Douglas NeJaime, University of California, Irvine School of Law -- Reva Siegel, Yale University - Law School -- (...) Complicity claims focus on the conduct of others outside the faith community. Their accommodation therefore has potential to harm those the claimants view as sinning. (..) Some, tacitly acknowledging the democratic contests in which complicity claims are entangled, urge religious accommodation in the hopes of peaceful settlement. Yet, as we show, complicity-based conscience claims can provide an avenue to extend, rather than settle, conflict about social norms. We highlight the distinctive form and social logic of complicity-based conscience claims so that those debating accommodation do so with the impact on third parties fully in view. The Article considers a range of legal and institutional contexts in which complicity claims are arising, paying particular attention to RFRA. We show how concern about the third-party impact of accommodation structured the Court’s decision in Hobby Lobby. And looking beyond Hobby Lobby, we show how this concern with third-party harm is an integral part of the compelling interest and narrow tailoring inquiries that courts undertake in applying the statute. At issue is not only whether but how complicity claims are accommodated. -- Pages in PDF File: 76 -- Keywords: religion, accommodation, complicity, Hobby Lobby, Holt, contraception, abortion, marriage, exemptions, religious liberty, religious freedom, equality, liberty, healthcare, burwell -- saved to briefcase
paper  SSRN  constitutional_law  politics-and-religion  culture_wars  US_politics  US_constitution  religious_belief  religious_culture  health_care  women-rights  liberty  equality  employee_benefits  work-life_balance  labor_law  freedom_of_conscience  norms  discrimination 
june 2015 by dunnettreader
Urbinati, Nadia - The context of religious pluralism « The Immanent Frame - 26 Jan. 2012
Akeel Bilgrami’s article, “Secularism: Its Content and Context,” is an important and welcome contribution .... Bilgrami clarifies in a penetrating and lucid way, three fundamental ideas on secularism: first, that it is “a stance to be taken about religion”; second, that it is not an indication of the form of government or the liberal nature of a regime; and third, that the context is a crucial factor in issues concerning the relationship between politics and religion. The first two arguments are intertwined and pertain to the identity and function of secularism, while the latter brings us directly to the role of religion in the public sphere (...) in what follows [I] is propose some specifications and exemplifications that may enrich or complete [Bigrami's analysis]. -- In matters that have a direct impact on the individual freedom of religion and social peace such as the presence of religion in the public sphere, political theorists should pay close attention to the ethical context and the historical tradition of a given society without deducing practical conclusions from an ideal conception of democracy and liberalism. This pragmatic suggestion of going back and forth from the ideal norm to the context is an admission of the fact that a political practice that is liberal in a pluralistic religious environment may turn to be anti-liberal in a mono-religious society. Pluralism is the essential condition within which we should situate the discourse of the role of religions in the public sphere and the issue of secularism. Without pluralism (as a social fact or as an actual plurality of religions, not only a formal declaration of rights) a constitutional democracy has a weaker liberal nature and may generate decisions that are not more liberal or tolerant than those made in a non-constitutional democracy (or in a decent illiberal society, to paraphrase Rawls). -- example of "liberal public square" in a mono-religious society Catholic Thomist positions advocated in Italian artificial insemination debates producing very restrictive legislation of majority religion restricting rights of minority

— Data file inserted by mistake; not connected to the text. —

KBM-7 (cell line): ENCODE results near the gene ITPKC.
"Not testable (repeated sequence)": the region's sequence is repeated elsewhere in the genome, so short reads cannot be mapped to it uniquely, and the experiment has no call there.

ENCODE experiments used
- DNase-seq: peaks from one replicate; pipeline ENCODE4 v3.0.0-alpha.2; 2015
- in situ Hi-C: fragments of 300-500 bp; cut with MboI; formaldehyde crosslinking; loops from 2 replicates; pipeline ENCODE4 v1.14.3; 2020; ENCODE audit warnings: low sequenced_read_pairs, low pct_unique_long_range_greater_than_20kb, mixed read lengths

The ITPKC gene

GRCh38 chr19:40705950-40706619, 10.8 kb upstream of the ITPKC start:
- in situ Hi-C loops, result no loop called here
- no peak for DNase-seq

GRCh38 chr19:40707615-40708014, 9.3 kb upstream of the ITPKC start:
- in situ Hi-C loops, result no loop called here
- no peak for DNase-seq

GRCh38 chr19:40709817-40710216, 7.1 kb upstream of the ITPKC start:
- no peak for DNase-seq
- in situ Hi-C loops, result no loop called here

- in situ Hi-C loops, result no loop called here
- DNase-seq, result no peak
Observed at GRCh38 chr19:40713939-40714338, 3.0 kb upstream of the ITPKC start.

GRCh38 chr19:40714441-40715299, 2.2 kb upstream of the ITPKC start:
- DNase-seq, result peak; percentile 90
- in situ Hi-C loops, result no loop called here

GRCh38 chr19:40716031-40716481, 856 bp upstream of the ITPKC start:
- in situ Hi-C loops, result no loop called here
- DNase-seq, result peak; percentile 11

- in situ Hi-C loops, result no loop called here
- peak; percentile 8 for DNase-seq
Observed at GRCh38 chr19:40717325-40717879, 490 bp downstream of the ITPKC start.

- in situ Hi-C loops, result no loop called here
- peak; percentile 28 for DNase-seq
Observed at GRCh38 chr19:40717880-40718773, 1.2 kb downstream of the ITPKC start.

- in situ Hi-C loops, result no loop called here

21stC  political_philosophy  democracy  liberalism  secularism  public_sphere  Rawls  Habermas  sovereignty  sociology_of_religion  politics-and-religion  civil_liberties  minorities  majoritarian  Italy  Catholics  Catholics-and-politics  Thomism-21stC  reproductive_rights  women-rights  democratic_theory  democratization  EF-add 
october 2014 by dunnettreader
Jack A. Goldstone - More Social Movements or Fewer? Beyond Political Opportunity Structures to Relational Fields | JSTOR: Theory and Society, Vol. 33, No. 3/4, (Jun. - Aug., 2004), pp. 333-365